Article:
The recent decision filed by Rhode Island Education Commission Deborah Gist regarding former Barrington High School teacher Kelly McKenney’s firing and then subsequent appeal included a brief account of what took place prior to the district’s decision to put Ms. McKenney on paid leave.
In late Jan. 2011, a social studies teacher at Barrington High School learned that Ms. McKenney had posted a study guide for a history exam on her portion of the school’s website. Some teachers felt that “this guide was too specific in pointing out answers to questions that would be on the examination.”
Department teachers approach BHS Principal Joe Hurley to share their concerns, and some teachers wanted to void the exam as a result of Ms. McKenney’s study guide, which was available to all students at the school.
The commissioner’s office agreed that Ms. McKenney’s study guide was too specific and “contradicted the academic premises upon which the official study guide was based.”
However, the office did not find the teacher’s actions to be malicious or insubordinate, and also ruled that a copy of the study guide Ms. McKenney provided Mr. Hurley following the situation had been altered but did not “deceive the principal about the fundamental content” of the study guide.
A few months after the study guide situation, Ms. McKenney allegedly coached two students while they were taking a make-up exam in the school library.
“Ms. McKenney was so specific in the directions she gave to these students that her actions were equivalent to giving the students the required answers and therefore constituted cheating,” stated the commissioner’s decision.
According to the decision, two other teachers in the library saw Ms. McKenney verbally and nonverbally communicate with the students about whether their answers were correct. One of the teachers testified:
“[McKenney] would go through the question and would preface the prompt with context, like historical context about the question, and then they would go through the answer choices, and the student would guess, but when — if the student answered incorrectly the first time, she would nonverbally communicate that that answer was incorrect by inclining her head or raising her eyebrows, and they would go through each of the answers in that way until … it was narrowed down to two, and at that point, if the student guessed correctly, there would be some affirmative body language, and if they guessed incorrectly, it would be either a nonverbal like well, you choose or she would say you know, you decide.”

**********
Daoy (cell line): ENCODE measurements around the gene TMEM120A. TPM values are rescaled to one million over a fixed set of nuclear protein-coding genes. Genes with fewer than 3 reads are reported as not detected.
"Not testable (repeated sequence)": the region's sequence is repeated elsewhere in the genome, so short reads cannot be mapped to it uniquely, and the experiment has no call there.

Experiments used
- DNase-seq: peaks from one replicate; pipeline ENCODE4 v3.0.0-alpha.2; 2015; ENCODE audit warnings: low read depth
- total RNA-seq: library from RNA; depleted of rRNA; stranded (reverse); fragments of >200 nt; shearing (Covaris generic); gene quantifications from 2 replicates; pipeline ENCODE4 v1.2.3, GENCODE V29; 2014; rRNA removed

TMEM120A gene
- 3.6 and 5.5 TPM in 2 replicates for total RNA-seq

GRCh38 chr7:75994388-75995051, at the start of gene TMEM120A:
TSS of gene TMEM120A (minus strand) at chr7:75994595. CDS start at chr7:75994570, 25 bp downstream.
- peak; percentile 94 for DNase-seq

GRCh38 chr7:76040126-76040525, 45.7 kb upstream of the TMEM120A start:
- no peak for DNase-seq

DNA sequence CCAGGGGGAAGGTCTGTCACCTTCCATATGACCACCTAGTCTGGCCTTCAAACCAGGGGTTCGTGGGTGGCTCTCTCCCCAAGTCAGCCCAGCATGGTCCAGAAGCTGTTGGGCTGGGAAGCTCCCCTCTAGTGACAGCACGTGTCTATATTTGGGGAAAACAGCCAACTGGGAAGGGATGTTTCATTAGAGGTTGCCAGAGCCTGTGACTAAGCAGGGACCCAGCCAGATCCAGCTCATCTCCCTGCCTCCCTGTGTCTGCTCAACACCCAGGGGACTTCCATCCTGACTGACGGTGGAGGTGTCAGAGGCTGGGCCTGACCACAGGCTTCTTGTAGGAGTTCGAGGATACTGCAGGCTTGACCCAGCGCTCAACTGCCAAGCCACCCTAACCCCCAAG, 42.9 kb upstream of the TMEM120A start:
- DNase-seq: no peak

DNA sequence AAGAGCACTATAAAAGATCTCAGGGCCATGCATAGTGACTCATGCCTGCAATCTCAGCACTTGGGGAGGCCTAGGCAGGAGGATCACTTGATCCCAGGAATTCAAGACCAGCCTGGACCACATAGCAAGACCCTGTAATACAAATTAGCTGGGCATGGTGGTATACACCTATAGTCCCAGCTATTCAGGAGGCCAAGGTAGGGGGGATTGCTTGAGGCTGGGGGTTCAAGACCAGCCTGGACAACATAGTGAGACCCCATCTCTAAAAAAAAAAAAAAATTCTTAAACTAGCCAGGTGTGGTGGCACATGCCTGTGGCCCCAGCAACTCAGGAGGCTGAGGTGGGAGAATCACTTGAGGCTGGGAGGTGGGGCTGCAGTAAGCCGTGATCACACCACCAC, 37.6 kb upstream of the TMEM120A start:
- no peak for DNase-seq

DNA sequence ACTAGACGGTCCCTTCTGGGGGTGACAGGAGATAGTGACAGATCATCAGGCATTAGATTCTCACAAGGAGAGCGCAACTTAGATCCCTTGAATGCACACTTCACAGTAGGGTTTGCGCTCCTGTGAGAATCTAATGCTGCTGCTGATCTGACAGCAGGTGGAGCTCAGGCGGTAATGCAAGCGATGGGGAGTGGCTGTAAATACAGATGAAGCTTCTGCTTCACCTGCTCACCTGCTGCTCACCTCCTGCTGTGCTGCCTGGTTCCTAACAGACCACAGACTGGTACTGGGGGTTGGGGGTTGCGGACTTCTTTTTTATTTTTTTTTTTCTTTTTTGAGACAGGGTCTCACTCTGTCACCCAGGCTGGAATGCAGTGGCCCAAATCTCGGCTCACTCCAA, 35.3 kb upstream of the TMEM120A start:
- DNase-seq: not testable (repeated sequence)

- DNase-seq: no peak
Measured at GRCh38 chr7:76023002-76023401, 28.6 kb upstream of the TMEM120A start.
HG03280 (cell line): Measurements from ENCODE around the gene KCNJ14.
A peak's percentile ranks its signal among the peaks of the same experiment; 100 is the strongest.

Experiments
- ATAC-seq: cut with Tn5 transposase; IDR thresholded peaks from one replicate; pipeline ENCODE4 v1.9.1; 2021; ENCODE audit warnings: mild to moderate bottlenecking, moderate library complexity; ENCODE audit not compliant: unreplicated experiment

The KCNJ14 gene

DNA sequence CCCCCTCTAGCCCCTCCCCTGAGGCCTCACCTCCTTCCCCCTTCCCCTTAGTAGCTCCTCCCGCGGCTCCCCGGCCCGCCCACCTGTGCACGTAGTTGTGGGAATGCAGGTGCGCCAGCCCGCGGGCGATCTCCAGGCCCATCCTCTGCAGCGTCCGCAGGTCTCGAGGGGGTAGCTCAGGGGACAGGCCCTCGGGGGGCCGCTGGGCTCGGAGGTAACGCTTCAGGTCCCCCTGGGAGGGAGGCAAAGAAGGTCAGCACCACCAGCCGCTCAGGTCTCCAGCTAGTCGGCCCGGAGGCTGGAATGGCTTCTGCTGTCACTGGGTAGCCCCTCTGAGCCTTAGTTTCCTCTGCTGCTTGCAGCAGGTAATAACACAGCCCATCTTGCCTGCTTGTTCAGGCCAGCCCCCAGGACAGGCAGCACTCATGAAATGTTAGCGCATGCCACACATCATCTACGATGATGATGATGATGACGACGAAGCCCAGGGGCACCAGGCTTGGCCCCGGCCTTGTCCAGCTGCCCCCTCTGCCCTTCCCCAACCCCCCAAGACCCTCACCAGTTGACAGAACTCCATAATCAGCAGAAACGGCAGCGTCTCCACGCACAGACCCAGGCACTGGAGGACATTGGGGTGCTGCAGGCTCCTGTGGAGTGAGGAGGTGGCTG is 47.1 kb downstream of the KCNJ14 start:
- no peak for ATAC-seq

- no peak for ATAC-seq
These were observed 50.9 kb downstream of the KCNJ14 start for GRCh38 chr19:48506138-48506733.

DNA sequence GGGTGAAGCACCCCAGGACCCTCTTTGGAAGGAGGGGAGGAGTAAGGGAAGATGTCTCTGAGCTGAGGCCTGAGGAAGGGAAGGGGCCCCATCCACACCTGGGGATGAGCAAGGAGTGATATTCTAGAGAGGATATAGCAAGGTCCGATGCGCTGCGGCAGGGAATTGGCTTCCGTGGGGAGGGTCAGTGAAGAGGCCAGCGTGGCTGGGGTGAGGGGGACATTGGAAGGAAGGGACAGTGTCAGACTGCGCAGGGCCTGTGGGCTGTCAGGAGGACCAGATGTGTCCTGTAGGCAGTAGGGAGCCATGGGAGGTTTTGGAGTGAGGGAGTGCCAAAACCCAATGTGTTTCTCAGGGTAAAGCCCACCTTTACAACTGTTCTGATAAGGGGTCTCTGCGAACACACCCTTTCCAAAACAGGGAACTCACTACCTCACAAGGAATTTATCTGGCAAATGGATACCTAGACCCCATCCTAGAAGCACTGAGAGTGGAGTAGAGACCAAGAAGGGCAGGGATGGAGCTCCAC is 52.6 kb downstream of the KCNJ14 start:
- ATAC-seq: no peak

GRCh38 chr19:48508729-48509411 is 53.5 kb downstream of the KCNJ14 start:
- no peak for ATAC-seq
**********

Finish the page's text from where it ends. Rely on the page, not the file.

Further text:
The commissioner’s office found that Ms. McKenney’s actions undermined the academic integrity of the exam that the two students were taking. Initially, the district also said Ms. McKenney failed to have another teacher cover her class while she helped the two students taking the makeup test. In fact, she did secure some help to monitor the juniors in that class, while she left the seniors unattended.
“We find that McKenney, perhaps out of misguided sympathy for the two students who were at academic risk upon failing the exam, facilitated and fostered through her actions student responses that undermined the academic integrity of the examinations being taken by the two students,” stated the decision.
The commissioner’s office concluded: “This appeal is denied and dismissed and an independent decision is made that appellant McKenney is hereby dismissed for good and just cause from her position as a teacher in the Barrington school system.”